Product number: CFPBHD
Jeff Onstott, Joe Sclafani, Brandon Parks, Vanessa Trinh, Anne Boguslavsky
Outer Shell: ABS polymer (Acrylonitrile Butadiene Styrene)
ABS, discovered during World War II, is lightweight, durable, strong, and rigid. It has good shock absorbance and is used widely in protective headgear. The most important mechanical property of ABS is impact resistance. It is also heat resistant and will not be affected by environmental conditions. It is strong enough to allow vents to keep the head cool while still being impact resistant.
White Foam: EVA (Ethylene Vinyl Acetate)
EVA is soft and flexible, yet can be processed like other thermoplastics. It has stress crack resistance and low temperature toughness. It is good for outside use, because it is waterproof and resistant to UV radiation, keeping the head cool. It is highly elastic and has a melting temperature of 205°F.
Grey Foam: Polyethylene
Polyethylene is a thermoplastic polymer resin consisting of long chains of the monomer ethylene. It has excellent temperature resistance and doesn't dissolve at room temperature because of crystallization of the molecule. It is soft and absorbent. Because it is often used as a cushioning device, it is a great material for helmets, because it will allow the helmet to fit well. Polyethylene is relatively inexpensive.
Black Covering: Leather
Leather is used around the main sweat areas and protects your face from irritation from the rougher foam exterior. It also protects the foam from dirt and sweat.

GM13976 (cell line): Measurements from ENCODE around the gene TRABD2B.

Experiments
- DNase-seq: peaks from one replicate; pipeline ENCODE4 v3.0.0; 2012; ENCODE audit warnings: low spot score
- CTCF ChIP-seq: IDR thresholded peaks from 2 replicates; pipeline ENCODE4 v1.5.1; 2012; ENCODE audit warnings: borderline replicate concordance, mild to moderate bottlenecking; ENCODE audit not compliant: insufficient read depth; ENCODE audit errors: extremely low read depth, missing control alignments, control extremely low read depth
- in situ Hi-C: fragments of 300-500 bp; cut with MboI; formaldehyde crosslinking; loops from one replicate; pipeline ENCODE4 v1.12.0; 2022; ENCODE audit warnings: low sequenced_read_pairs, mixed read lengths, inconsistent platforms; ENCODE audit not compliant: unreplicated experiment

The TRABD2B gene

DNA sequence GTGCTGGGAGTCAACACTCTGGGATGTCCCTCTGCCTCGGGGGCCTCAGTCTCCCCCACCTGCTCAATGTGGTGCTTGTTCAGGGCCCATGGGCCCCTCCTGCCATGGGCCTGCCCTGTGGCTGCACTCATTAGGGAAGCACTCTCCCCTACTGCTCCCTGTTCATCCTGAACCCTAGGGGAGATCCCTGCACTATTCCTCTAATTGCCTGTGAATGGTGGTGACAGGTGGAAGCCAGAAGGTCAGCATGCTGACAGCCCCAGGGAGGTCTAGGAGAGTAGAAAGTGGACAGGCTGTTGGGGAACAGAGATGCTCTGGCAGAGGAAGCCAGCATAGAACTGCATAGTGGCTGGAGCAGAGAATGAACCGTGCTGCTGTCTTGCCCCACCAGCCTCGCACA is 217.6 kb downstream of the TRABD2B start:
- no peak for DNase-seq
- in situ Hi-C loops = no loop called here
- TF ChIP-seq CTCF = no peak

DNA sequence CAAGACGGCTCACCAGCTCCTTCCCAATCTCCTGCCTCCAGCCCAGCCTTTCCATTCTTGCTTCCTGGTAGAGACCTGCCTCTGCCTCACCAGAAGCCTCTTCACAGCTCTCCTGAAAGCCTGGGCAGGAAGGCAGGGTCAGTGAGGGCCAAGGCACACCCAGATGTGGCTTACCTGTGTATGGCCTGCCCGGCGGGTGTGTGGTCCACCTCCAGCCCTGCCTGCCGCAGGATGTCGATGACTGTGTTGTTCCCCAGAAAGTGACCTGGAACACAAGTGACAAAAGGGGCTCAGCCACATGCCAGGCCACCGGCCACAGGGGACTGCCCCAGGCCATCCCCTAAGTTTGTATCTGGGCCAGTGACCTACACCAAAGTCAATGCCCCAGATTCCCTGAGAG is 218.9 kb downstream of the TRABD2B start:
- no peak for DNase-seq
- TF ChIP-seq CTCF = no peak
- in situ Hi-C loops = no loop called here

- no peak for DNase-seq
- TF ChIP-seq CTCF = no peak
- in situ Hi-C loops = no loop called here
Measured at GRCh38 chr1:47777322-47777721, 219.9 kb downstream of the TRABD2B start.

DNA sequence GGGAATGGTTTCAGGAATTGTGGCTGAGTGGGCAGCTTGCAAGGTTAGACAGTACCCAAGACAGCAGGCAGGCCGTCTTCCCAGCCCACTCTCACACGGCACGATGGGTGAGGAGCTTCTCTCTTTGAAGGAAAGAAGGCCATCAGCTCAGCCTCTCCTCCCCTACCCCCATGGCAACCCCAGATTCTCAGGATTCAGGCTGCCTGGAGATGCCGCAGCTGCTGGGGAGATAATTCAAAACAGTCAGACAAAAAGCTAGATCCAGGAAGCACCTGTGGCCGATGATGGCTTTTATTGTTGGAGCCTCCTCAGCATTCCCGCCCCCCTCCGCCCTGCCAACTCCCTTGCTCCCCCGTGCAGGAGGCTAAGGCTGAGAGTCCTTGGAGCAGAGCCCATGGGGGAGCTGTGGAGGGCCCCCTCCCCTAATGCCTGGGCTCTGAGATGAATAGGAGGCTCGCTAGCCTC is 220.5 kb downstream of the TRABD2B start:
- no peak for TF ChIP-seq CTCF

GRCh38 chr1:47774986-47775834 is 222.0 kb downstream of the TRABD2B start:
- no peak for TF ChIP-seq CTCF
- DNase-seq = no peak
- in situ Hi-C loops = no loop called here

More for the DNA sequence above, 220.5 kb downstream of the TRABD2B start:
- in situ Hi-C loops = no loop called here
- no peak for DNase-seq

Black Hard Thin Padding: EPE (Expanded Polyethylene)
Expanded polyethylene foam is used in thin layers to protect the head from the ABS shell at certain pressure points on the helmet. When you are wearing the helmet and it is moving, your head will not be in direct contact with the shell. EPE is lightweight, flexible and elastic. It does a good job of spreading the impact from a force.
The foams are not going to fail from getting hit as much as they are from the constant stretching and compressing that occurs when putting the helmet on and off. Also, dirt and sweat can get into the foams causing them to deteriorate. The only force that will cause the outside shell to crack is a hard impact from a ball or bat. Also, there is a frequent bending of the shell around the earflaps when the user takes the helmets on and off, causing a stress point that can lead to deformation or cracking.